The two are teaming up for something big.
Last month, General Motors announced some truly ambitious electric vehicle plans including, among other things, a cost-effective new battery pack architecture dubbed "Ultium". The goal with Ultium is to drive down the cost-per-kWh to $100 or lower - the point at which many analysts believe EVs might reach price parity with their internal combustion peers - and to make a battery pack that's truly modular, with "pouch"-style cells that can be stacked vertically or horizontally for greater packaging flexibility. It will power GM's full lineup of next-generation electric vehicles, including the announced GMC Hummer EV.
Apparently, as GM announced all this, they gained a fan from Japan: Honda Motor Company. GM has just announced that it has entered into an agreement with Honda to jointly develop a pair of battery-electric vehicles using GM's Ultium battery tech.
Such arrangements are by no means rare in the auto industry, of course. Early in the last decade, Toyota entered into a similar joint-development agreement with Subaru to co-develop a sports car: the Subaru BRZ/Scion FR-S, or "Toyota 86" as it's now called. Toyota sourced the content for its new Mk V Supra from BMW; Fiat's 124 Spider is little more than a Mazda MX-5 Miata with an engine swap; and going back even further, the Toyota Matrix/Pontiac Vibe were essentially the same car.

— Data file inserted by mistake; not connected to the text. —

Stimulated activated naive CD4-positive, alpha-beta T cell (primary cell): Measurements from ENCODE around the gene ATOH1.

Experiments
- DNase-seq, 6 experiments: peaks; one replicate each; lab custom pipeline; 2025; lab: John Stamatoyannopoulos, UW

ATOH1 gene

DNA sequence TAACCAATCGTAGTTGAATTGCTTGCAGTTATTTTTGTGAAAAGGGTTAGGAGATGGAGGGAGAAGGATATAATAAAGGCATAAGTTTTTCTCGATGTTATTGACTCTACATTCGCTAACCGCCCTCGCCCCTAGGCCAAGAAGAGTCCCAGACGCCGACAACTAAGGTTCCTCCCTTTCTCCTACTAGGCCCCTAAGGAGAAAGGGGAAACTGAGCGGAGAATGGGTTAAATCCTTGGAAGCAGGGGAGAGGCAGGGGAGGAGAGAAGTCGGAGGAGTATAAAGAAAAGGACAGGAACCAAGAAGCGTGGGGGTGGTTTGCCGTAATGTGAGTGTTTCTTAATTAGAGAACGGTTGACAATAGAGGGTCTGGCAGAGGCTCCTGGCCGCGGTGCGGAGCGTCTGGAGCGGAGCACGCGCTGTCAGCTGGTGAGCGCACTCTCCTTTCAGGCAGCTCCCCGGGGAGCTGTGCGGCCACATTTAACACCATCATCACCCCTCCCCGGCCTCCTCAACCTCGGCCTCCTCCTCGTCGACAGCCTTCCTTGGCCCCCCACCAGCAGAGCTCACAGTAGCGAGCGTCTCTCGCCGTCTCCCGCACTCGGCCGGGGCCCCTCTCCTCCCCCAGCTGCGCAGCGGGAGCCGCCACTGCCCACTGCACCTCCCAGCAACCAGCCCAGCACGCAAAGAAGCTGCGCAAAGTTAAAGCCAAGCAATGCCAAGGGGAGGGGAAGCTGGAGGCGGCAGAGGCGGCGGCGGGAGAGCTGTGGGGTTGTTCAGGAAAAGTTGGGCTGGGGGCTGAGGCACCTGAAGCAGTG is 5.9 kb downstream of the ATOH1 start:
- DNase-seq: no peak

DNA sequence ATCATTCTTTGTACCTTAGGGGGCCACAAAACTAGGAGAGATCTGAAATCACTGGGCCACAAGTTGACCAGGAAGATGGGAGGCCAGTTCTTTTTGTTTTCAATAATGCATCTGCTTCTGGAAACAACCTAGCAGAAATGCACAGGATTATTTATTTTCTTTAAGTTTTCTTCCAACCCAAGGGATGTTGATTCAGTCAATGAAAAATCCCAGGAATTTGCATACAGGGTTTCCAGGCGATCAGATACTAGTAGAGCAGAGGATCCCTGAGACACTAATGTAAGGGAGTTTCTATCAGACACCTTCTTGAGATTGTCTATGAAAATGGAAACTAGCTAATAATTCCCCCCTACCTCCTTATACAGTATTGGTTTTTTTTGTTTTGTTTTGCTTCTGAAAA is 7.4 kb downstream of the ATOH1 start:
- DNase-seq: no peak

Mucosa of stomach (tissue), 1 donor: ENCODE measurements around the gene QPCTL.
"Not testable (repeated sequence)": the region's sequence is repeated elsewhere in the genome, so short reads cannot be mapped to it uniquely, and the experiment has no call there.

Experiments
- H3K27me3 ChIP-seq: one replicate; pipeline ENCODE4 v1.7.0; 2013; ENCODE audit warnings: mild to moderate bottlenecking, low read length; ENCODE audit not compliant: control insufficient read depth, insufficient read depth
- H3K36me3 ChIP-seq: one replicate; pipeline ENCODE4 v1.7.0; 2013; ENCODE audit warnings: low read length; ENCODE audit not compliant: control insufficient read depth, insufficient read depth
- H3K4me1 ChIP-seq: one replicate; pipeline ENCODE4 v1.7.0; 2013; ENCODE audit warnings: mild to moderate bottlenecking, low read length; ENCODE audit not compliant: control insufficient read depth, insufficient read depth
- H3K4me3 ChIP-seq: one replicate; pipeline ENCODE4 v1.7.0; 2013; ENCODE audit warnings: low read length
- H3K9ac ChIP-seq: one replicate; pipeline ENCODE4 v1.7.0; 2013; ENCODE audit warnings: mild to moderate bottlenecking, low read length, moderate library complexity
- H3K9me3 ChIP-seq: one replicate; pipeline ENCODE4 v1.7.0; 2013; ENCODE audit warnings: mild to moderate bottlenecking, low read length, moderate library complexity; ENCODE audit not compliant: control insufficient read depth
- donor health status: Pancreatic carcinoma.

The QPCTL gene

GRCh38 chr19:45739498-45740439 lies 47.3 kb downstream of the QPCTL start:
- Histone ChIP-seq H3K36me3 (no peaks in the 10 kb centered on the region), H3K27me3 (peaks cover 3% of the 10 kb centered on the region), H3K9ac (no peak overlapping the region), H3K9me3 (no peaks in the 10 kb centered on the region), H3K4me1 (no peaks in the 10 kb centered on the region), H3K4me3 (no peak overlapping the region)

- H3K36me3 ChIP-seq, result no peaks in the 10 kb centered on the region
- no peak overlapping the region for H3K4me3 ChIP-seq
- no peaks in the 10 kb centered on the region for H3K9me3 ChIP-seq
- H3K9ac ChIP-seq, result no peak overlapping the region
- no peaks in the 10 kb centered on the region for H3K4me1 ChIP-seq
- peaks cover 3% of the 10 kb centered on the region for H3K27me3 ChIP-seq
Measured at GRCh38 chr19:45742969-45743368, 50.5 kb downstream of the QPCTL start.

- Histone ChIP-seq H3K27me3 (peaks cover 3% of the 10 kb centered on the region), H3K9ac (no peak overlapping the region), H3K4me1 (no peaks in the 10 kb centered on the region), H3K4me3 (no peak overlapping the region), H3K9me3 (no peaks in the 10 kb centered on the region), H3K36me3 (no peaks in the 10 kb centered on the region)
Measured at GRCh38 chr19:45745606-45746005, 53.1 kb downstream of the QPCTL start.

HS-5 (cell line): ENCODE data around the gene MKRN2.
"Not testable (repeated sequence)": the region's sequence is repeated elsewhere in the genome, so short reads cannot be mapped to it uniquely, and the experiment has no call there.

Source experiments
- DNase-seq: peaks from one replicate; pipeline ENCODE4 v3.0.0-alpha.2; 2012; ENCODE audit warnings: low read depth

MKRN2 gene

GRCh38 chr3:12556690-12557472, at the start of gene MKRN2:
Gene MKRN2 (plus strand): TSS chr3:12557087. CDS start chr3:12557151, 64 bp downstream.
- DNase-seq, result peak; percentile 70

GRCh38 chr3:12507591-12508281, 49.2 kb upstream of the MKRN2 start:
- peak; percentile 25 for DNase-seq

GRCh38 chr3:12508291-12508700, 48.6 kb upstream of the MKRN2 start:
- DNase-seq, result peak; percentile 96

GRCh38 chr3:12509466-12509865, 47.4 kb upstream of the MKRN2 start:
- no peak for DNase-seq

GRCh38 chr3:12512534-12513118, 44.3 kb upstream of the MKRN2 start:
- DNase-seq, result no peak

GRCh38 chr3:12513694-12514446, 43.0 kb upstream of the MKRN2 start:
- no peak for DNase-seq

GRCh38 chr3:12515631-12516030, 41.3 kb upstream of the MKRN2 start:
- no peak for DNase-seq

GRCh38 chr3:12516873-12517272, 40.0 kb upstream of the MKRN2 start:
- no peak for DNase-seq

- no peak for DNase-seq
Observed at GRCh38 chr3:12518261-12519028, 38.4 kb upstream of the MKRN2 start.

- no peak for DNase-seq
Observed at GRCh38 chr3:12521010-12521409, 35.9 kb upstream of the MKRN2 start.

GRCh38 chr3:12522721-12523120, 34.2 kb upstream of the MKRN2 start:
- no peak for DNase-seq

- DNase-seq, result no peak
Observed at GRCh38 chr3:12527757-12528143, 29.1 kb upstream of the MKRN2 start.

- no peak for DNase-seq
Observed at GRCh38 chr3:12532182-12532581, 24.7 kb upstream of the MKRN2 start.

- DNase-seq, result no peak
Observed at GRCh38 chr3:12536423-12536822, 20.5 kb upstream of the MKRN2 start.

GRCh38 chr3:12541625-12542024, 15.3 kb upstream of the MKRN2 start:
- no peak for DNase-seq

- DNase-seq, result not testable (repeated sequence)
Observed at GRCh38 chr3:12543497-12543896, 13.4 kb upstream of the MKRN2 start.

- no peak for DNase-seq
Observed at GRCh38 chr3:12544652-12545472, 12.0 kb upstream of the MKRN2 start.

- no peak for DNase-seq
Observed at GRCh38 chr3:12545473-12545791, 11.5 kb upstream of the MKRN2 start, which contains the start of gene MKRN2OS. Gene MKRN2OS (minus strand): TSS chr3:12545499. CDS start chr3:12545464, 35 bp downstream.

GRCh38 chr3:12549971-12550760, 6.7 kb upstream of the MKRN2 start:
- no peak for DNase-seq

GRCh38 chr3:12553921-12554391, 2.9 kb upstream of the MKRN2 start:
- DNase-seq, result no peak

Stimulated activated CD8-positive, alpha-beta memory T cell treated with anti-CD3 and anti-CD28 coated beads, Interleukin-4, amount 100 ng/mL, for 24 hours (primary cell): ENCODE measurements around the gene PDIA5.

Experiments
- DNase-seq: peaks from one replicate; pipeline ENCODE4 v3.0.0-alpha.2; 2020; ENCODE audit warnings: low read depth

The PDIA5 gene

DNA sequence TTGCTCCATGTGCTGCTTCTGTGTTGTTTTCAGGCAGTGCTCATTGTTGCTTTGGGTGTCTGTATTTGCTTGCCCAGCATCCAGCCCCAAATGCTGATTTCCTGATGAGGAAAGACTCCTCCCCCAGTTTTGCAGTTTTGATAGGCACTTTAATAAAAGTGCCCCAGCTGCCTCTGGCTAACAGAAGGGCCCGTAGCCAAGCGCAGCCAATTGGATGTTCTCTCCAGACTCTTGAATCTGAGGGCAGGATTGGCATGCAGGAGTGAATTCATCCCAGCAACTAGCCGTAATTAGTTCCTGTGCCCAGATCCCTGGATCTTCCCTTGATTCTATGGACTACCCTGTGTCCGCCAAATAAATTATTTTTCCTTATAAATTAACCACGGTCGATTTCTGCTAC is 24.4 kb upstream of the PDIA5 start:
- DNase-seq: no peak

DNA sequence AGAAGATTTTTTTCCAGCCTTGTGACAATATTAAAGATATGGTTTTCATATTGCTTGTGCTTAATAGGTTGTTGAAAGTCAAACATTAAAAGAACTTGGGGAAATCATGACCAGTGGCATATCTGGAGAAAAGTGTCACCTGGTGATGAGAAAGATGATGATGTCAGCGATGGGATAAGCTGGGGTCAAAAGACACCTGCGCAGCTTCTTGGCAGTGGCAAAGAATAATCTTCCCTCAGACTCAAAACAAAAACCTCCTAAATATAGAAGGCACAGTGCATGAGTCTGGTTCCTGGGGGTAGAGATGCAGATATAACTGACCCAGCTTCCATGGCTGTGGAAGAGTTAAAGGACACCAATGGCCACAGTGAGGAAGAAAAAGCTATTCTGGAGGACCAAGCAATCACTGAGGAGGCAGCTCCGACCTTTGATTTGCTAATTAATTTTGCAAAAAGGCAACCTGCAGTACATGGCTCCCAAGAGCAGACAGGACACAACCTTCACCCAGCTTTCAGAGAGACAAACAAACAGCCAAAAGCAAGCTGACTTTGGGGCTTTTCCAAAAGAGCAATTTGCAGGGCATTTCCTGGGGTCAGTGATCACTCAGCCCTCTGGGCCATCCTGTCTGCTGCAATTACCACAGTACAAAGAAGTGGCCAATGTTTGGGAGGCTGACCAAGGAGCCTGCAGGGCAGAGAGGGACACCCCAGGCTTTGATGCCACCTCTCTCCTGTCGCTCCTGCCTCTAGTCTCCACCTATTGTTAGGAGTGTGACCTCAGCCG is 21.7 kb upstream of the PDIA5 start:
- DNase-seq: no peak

If those cars all share something in common - a low-margin compact and a pair of sports cars - it's that they're all programs that likely would have proven difficult for an automaker to break even on going it alone.
Similarly, electric vehicles have proven difficult to break even on; before his passing, former FCA CEO Sergio Marchionne famously quipped that no one should buy the Fiat 500e because the company lost $20,000 on each one sold. In sharing the cost of development with Honda, GM is giving its pair of forthcoming EVs a better chance of turning a profit and keeping the price tag within reason.
"This collaboration will put together the strength of both companies, while combined scale and manufacturing efficiencies will ultimately provide greater value to customers," says Honda's US Executive VP, Rick Schostek. "This expanded partnership will unlock economies of scale to accelerate our electrification roadmap and advance our industry-leading efforts to reduce greenhouse gas emissions."
The cars are expected to go on sale for the 2024 model year, with US-market production, at least, taking place in North American GM plants.